I’ve added several reader suggestions :)
Sorry for the picture, I do know it’s horrible and I contribute to its ugliness.
I really like angular. I know it’s over-architected, very complex and can be replaced with React and a few libraries. But I also think that frameworks are not bad per se, we lose flexibility but they guide us in how to develop a feature.
That’s why I think angular makes sense depending on the type of project, the team developing it and the company.
I’ve been tinkering with angular since the beta3? and I’ve given several talks and courses. Exactly 5 (!) courses about angular, being even more specific these ones:
- In February 2016 I gave a course (12 hours) to Brooktec about, what was called back then, angular2.
- In February 2017 gave an angular workshop, 4 afternoons (4*4 hours), in the URJC with MadridJS.
- In May 2017, I gave two, 8 hours sessions, to KairosDS.
- Also in May, I recorded the OpenWebinars courses responsible for that picture. 10 hours of video, slides, theory, repository…
- And last but not least, I’ve given an angular course to Luce in 5 afternoons (5*3 hours).
And the feedback has been… good and lacking. In brooktec no-one responded the feedback form, 3 persons in luce (5% with all the sessions), 8 in kairos (32%), 15 in the URJC (5%) and currently 9 in openwebinars (5%).
I would love to have more answers :(
The general feedback is quite good (4.4/5 is the lowest mean of the courses and 4.67/5 the highest) but there are some 3’s that hurt, especially in OpenWebinars where I don’t know the reasons :(
These are the main things I have to improve:
- More advanced content
- More time for exercises
If you think those 2 objectives are the opposite of each other, I also agree. I’m continuously juggling between the decision of showing more content or reviewing the exercises. I don’t have an answer.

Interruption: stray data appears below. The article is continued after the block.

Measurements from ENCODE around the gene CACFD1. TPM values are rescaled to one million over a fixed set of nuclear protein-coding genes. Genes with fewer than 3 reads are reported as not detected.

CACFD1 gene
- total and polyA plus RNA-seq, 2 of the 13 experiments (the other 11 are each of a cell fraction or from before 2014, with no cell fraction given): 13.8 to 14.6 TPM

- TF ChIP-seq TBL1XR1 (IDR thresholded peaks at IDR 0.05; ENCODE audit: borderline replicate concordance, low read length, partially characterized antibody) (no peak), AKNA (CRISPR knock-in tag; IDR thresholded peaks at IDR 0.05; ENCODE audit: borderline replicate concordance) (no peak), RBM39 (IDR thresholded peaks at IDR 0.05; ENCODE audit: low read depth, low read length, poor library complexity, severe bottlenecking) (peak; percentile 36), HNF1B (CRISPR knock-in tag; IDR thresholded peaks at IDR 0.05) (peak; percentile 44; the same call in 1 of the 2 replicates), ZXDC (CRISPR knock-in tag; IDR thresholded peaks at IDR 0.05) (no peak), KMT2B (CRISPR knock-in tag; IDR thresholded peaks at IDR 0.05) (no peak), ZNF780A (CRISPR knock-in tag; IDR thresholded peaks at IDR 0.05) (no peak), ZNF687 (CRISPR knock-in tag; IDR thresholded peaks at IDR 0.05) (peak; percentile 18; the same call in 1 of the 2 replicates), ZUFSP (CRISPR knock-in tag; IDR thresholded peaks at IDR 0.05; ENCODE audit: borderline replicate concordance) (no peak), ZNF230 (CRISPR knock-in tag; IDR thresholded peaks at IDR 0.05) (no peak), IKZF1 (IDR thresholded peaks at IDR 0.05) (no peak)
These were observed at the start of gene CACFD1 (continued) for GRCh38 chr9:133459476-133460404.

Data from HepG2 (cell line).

I have tried to close that gap offering hangouts or personal sessions to solve doubts or show advanced content whenever the attendees can. But it has been a profound failure.
I’ve proposed many dates for a hangout (no-one came), send doodles… I once sent a doodle to 2x developers, no-one answered, I told them so and gave another opportunity and, again, no-one answered :’(
I have a small theory: it’s different (mentally) to plan to attend to a workshop that to a hangout (where you can be the only one there). I don’t think the dates/times are the problem because I’ve offered a lot of, different, options. It has to be something in the brain, that reserves time to attend a course but doesn’t want to pursue the topic further.
As I told you, I’m out of possible solutions… any ideas?
The feedback forms also commented several problems with the courses, these ones:
- More interactive content
- Show a real application
- Spend more time explaining why x feature is useful
- Less content about observables (specific to angular)
Both four are true but the first 2 ones are more important (IMHO). I have to prepare more interactive courses. I have several ideas but I don’t execute them. I’ve tried leaving exercises, optional exercises and encouraging personal projects. Do you have any suggestions? (I’m nhpatt in twitter and gmail!)
I can fix all of those without angering any other attendee so I’ll try to do it for next courses!
I want to update the Toledo App and public a big open source project… so that will cover the show a real application feedback.
I also plan to fill a feedback form live in the next course, to show that I can accept real criticism and that it takes just 2 minutes.
As always, I’m still open to having a hangout with whoever wants to learn more about angular…
I’m trying to manage expectations (and I think I have improved in that regard) but I’m lacking the confidence to do questions or force the attendees to do something.
This is now my go-to post for preparing a course, along with this one. This is the TL;DR conclusions:
- Force them to create a real project
- Manage expectations
- Do dailies instead of summaries
- Look for more interactive content
- Review exercises
- Short feedback cycles
- Fill a feedback form with them
- Prepare basic content in an introductory session/hangout (along with setting up a minimum and enforcing it)
- Taunt the audience with questions
- Set an objective for the session
- Commit per exercise, references at the beginning…
- Insist on please, ask questions!
- Differentiate levels and target the needs of each level
- Propose a real, already solved, problem (like twitter, hacker news…) but leave open a part to personalize and make their own.
- Use storytelling to narrate the problem to solve, to explain that is a real problem
I’ll keep you updated with my particular transparency.